In March 1987, Mercedes Lackey, a young author from Oklahoma, published her first novel, Arrows of the Queen. No one could have envisioned that this modest book about a magical land called Valdemar would be the beginning of a fantasy masterwork series that would span decades and include more than two dozen titles.
Now the voices of other authors add their own special touches to the ancient land where Heralds “Chosen” from all walks of life by magical horse-like Companions patrol their ancient kingdom, dispensing justice, facing adversaries, and protecting their monarch and country from whatever threatens. Trained rigorously by the Herald’s Collegium, these special protectors each have extraordinary Gifts: Mindspeaking, FarSeeing, FarSpeaking, Empathy, Firestarting and ForeSeeing, and are bonded for life with their mysterious Companions. Travel with these astounding adventurers in these original stories.
About the Author
Mercedes Lackey is a full-time writer and has published numerous novels and works of short fiction, including the best-selling Heralds Of Valdemar series. She is also a professional lyricist and a licensed wild bird rehabilitator. She lives in Oklahoma with her husband, artist Larry Dixon, and their flock of parrots. She can be found at mercedeslackey.com.
Read an Excerpt
Feathers in Need
Running, stumbling, looking over her shoulder. Gasping for breath. Monster stalking nearer. Scrabbling at the tree, climbing, escaping. Shuddering with fear and pain. Free? No. It’s coming back. Hunting. Must get higher! Must—
Still seeking escape, Hadara lunged out of her nest, clawing for higher ground. She tumbled forward, falling to the soft Vale earth. Before she gathered herself, realized she wasn’t being hunted and there was no danger, Serta, one of the little hertasi who looked after k’Leysha Vale, was there.
“Hadara?” The little lizard stepped closer.
The gryphon tilted her head, listening to where Serta moved. It was well out of range. Hadara clambered back into her nest and resettled her wings, fluffing her tawny feathers. When she was still, she turned sightless eyes to Serta. “It was a nightmarrre. I wasss being hunted by a monssster. The Pelagirrssss . . .”
“It’s the fallen shield. Many things get in.” Serta stepped closer, noisy for the silent and near invisible hertasi.
Hadara knew it was for her benefit. Part of her appreciated the courtesy. Part of her wanted to clack her beak at the little creature, coming within a whisker of the hertasi to show that, blind she may be, she was not incapable.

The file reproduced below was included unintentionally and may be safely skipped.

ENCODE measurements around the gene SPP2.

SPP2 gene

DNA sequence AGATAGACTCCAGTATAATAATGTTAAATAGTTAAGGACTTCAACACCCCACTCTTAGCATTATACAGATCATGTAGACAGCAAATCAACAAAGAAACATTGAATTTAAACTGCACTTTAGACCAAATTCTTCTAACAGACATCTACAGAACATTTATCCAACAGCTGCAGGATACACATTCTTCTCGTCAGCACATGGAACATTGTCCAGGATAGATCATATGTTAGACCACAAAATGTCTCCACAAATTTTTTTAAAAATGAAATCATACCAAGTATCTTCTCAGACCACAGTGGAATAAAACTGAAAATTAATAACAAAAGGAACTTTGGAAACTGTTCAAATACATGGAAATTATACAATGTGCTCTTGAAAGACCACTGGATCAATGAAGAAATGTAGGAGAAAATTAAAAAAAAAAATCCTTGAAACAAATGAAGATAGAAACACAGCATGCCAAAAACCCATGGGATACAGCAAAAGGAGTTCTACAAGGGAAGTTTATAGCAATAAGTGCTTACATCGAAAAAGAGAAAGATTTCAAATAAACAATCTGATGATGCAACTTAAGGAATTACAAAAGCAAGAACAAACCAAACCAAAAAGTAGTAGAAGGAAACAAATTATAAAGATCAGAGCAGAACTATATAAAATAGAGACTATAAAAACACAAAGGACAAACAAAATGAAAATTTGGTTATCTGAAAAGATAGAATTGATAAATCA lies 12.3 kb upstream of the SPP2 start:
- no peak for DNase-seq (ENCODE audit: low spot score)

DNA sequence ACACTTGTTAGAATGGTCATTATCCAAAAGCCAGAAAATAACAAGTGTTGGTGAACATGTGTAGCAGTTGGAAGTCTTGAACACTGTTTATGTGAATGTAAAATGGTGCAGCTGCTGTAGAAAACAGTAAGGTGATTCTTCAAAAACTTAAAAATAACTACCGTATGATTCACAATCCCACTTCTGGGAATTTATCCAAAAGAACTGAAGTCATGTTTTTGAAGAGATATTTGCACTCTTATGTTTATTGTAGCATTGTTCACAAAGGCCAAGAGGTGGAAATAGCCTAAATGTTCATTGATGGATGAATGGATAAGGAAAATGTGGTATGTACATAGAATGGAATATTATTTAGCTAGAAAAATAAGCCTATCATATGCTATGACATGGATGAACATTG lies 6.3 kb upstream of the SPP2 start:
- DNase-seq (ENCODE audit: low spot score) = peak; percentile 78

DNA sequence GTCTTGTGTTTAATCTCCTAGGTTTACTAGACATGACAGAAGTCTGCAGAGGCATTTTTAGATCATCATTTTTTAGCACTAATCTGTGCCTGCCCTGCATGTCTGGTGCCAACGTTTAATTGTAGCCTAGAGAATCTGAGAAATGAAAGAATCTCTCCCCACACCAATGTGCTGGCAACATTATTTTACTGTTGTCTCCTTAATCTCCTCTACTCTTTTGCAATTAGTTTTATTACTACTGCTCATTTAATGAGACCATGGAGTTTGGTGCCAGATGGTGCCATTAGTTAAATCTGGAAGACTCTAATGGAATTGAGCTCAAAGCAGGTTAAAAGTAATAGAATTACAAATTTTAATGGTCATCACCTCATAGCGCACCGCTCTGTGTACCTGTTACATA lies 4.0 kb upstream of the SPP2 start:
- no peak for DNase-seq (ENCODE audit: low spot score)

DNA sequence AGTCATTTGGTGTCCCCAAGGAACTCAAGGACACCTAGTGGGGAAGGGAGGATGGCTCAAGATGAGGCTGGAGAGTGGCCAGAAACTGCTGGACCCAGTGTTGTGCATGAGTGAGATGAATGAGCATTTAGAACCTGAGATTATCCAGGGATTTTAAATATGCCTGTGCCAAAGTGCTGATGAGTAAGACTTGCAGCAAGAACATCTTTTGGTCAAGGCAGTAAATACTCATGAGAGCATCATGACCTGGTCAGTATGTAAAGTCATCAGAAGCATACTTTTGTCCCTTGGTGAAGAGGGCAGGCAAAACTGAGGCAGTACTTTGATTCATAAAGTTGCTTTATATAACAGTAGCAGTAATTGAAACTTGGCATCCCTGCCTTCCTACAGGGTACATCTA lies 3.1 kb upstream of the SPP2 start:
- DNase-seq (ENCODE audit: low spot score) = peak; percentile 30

Instead, she sighed. “You’rrre rrrright. I mussst be hearrring one of the ssmarrrterr prrrey animalssss out therre.”
“Soon. Soon. The shields will return. The Mage Storms are done. The Heartstone will be refilled.”
“I know.” Hadara crossed her claws before her and rested her chin upon them. It was logical, of course. A Pelagiris creature in danger. Her own strong Animal Mindspeech. The sleeping mind sees much . . .
Still, she couldn’t help but think there was more to this nightmare.
• • •
The next two nights were the same. Dreams of being hunted. Of being lost, hurt, and confused. Almost understanding what had happened, but having no time to think with the monster stalking her every step. More than once, Hadara woke in a wonder of looking down at clawed hands instead of gryphon’s claws. Hands that could almost be human.
It didn’t make sense. There was too much there to be a mere animal. Too much personality beneath the fear and confusion. She—it was a she—needed help. Hadara knew it, and that she was coming toward the Vale.
On the morning of the fourth day, Hadara found herself at the edge of the Vale, straining with all her senses to catch any scent or mind-call. She opened herself as much as she dared in an unprotected Vale on the edge of the Pelagiris. She had to be careful since most of the border guards and scouts were assisting the Shin’a’in back to the Dhorisha Plains. Each dream had gotten stronger and more vivid. Despite the loss of her sight, Hadara still dreamed in vision. For now. Calmwater had counseled her that such dreams would fade in time.
As if summoned by her thought, Calmwater stepped up to her side. The two of them stood in silence. Hadara wondered if he’d been sent by the hertasi.